As my regular readers will know, I like to keep tabs on aviation—and particularly on its more eccentric areas like rotary aircraft, bush planes, and airships. Conventional passenger aircraft don’t stir my blood. They tend towards the dull, and flying in them has become downright unpleasant. That said, I make an exception when one—such as MH 370—vanishes mysteriously. Now that is the stuff of thrillers.
But I’m not going to write about vanishing aircraft today. Instead I want to draw attention to the extraordinary Swedish achievement that is the Gripen JAS 39E fighter. On the face of it, it should be technically impossible for a nation with a population of less than 10 million to build—let alone afford—such an aircraft: Yet here it is. And, what is more, it shows every sign of being exported successfully despite major competition from the U.S., the UK, France, and Russia. So far, the Swedes and the Swiss have ordered it—and Brazil is a strong possibility.
What fascinates me about the Gripen is that not only is the JAS 39E highly sophisticated technically—but despite being developed and manufactured in high labor cost Sweden, it is cheaper both to buy and to operate than the competition. Specifically, you can put one on your credit card for only $43 million—and the cost per flying hour including fuel is a bargain at $7,500.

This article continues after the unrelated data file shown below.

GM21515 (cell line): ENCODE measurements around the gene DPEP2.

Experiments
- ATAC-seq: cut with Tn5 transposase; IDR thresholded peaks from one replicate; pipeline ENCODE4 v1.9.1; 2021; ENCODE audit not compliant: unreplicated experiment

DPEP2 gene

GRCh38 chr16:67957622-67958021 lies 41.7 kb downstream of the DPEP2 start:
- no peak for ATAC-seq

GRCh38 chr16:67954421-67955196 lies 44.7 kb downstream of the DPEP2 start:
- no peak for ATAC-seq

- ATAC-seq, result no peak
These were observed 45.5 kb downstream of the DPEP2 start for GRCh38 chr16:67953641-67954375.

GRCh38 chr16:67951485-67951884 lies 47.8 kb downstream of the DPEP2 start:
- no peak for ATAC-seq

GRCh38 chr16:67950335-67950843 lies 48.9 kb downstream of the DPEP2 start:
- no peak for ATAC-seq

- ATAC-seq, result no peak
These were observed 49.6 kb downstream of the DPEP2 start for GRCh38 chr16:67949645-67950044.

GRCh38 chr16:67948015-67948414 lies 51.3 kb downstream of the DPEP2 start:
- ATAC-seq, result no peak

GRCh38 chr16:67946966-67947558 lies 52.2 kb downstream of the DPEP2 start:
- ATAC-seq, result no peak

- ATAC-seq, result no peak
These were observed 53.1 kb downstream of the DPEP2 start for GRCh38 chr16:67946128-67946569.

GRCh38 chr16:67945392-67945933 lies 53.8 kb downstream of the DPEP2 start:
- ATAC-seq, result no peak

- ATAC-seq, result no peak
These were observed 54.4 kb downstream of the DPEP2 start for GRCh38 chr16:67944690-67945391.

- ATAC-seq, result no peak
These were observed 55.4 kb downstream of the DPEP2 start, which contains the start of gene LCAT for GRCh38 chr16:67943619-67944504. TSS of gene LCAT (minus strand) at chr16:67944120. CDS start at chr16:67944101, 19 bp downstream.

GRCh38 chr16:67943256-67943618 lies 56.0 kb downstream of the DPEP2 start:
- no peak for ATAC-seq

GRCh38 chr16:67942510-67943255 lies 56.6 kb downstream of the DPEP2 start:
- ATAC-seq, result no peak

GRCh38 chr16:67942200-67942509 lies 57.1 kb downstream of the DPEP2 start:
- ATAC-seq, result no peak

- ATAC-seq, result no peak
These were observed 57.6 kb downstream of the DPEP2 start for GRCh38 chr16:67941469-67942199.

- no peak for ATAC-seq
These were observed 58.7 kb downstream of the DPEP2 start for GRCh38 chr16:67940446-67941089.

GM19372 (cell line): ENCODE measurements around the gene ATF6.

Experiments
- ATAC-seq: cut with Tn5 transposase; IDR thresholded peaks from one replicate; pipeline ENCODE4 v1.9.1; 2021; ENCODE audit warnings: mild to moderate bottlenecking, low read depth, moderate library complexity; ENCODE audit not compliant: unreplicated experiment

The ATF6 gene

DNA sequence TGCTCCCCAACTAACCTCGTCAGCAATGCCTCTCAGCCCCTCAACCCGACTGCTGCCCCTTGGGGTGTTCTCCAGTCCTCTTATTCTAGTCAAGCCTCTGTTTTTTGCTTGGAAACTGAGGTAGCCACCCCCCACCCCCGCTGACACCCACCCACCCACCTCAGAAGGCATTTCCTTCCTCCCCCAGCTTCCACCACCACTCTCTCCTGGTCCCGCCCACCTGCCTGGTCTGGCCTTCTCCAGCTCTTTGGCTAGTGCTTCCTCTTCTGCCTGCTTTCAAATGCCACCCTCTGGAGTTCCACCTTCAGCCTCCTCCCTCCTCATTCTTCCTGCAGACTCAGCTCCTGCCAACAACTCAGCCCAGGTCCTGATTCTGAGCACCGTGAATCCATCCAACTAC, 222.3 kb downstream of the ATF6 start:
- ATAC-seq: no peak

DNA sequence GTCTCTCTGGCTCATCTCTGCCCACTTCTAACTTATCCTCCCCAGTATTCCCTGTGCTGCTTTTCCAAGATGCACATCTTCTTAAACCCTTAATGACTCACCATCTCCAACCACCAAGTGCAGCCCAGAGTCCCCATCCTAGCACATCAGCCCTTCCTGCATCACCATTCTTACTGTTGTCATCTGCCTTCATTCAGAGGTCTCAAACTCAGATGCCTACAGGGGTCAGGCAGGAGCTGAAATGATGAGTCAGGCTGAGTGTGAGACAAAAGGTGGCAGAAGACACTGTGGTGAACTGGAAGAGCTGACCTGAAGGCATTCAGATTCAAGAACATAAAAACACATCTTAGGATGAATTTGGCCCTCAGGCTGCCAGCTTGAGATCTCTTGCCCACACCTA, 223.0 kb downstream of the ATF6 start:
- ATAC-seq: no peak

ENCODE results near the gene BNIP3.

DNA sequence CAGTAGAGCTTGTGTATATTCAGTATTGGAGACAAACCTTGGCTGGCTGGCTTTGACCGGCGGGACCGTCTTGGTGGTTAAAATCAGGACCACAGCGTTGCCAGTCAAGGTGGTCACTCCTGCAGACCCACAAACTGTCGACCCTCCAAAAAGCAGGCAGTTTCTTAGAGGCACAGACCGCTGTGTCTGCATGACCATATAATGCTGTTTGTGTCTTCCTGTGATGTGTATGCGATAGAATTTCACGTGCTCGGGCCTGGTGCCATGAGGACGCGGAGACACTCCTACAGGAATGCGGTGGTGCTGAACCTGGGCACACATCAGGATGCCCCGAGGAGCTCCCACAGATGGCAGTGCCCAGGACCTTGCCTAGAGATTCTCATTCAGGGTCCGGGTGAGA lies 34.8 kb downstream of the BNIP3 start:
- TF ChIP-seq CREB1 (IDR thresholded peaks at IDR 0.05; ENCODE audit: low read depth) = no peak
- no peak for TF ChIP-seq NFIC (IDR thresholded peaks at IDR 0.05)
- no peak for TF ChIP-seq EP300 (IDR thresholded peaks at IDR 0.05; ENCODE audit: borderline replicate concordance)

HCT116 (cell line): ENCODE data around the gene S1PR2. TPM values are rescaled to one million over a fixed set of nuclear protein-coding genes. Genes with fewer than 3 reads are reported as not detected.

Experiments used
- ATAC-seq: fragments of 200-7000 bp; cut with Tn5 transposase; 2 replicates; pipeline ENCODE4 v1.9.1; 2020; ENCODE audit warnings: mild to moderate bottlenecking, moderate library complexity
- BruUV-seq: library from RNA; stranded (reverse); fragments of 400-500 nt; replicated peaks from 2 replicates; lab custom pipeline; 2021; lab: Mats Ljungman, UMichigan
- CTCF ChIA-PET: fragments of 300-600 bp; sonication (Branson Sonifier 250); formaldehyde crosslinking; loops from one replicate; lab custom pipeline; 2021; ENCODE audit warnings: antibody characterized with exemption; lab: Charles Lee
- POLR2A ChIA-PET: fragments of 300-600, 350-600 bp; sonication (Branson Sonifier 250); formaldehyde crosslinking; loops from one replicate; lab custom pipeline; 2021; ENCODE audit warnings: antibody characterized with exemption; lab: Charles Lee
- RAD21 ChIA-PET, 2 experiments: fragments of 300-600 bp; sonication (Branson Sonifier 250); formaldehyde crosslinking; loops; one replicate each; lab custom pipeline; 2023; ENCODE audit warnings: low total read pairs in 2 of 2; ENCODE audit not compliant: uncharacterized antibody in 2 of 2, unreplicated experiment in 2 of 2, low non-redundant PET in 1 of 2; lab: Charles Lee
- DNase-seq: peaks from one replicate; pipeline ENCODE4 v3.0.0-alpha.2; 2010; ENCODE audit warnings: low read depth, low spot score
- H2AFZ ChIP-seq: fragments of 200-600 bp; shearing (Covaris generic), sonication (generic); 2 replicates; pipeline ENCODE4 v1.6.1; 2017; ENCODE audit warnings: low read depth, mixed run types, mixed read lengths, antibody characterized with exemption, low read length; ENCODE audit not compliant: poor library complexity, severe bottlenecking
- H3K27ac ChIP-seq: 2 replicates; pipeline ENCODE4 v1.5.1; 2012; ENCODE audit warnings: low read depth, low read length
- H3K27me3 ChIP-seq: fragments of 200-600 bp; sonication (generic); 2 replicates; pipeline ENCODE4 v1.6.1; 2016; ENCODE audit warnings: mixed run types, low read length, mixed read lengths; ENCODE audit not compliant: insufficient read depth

In effect, the Gripen is about half the price of a comparable U.S. fighter (less in some cases) both to buy and to fly.
It’s a great pity more of us don’t take an interest in this stuff because then we might realize that one of the reasons we spend so much on defense is not just that we get into the wrong wars in the wrong ways, but that we are being ripped off across the board by the MICC (the Military Industrial Congressional Complex)—and have been for decades.